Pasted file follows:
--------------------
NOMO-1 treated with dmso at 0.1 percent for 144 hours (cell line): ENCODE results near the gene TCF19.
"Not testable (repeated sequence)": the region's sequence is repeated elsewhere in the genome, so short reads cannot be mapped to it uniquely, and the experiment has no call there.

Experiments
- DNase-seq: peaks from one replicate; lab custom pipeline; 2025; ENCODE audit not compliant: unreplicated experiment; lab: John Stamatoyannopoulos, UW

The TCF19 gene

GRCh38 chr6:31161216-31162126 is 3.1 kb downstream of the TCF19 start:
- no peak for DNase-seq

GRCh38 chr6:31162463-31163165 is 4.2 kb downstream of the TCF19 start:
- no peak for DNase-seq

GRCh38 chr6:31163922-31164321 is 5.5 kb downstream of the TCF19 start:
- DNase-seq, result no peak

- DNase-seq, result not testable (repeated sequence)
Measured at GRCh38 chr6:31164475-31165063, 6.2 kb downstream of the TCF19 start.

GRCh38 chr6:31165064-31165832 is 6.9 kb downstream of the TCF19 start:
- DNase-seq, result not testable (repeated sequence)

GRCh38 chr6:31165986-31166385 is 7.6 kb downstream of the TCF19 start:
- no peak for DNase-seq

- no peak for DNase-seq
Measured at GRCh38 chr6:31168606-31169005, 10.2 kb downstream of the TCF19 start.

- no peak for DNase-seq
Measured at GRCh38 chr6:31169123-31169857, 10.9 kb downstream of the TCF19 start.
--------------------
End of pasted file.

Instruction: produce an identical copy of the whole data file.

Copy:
NOMO-1 treated with dmso at 0.1 percent for 144 hours (cell line): ENCODE results near the gene TCF19.
"Not testable (repeated sequence)": the region's sequence is repeated elsewhere in the genome, so short reads cannot be mapped to it uniquely, and the experiment has no call there.

Experiments
- DNase-seq: peaks from one replicate; lab custom pipeline; 2025; ENCODE audit not compliant: unreplicated experiment; lab: John Stamatoyannopoulos, UW

The TCF19 gene

GRCh38 chr6:31161216-31162126 is 3.1 kb downstream of the TCF19 start:
- no peak for DNase-seq

GRCh38 chr6:31162463-31163165 is 4.2 kb downstream of the TCF19 start:
- no peak for DNase-seq

GRCh38 chr6:31163922-31164321 is 5.5 kb downstream of the TCF19 start:
- DNase-seq, result no peak

- DNase-seq, result not testable (repeated sequence)
Measured at GRCh38 chr6:31164475-31165063, 6.2 kb downstream of the TCF19 start.

GRCh38 chr6:31165064-31165832 is 6.9 kb downstream of the TCF19 start:
- DNase-seq, result not testable (repeated sequence)

GRCh38 chr6:31165986-31166385 is 7.6 kb downstream of the TCF19 start:
- no peak for DNase-seq

- no peak for DNase-seq
Measured at GRCh38 chr6:31168606-31169005, 10.2 kb downstream of the TCF19 start.

- no peak for DNase-seq
Measured at GRCh38 chr6:31169123-31169857, 10.9 kb downstream of the TCF19 start.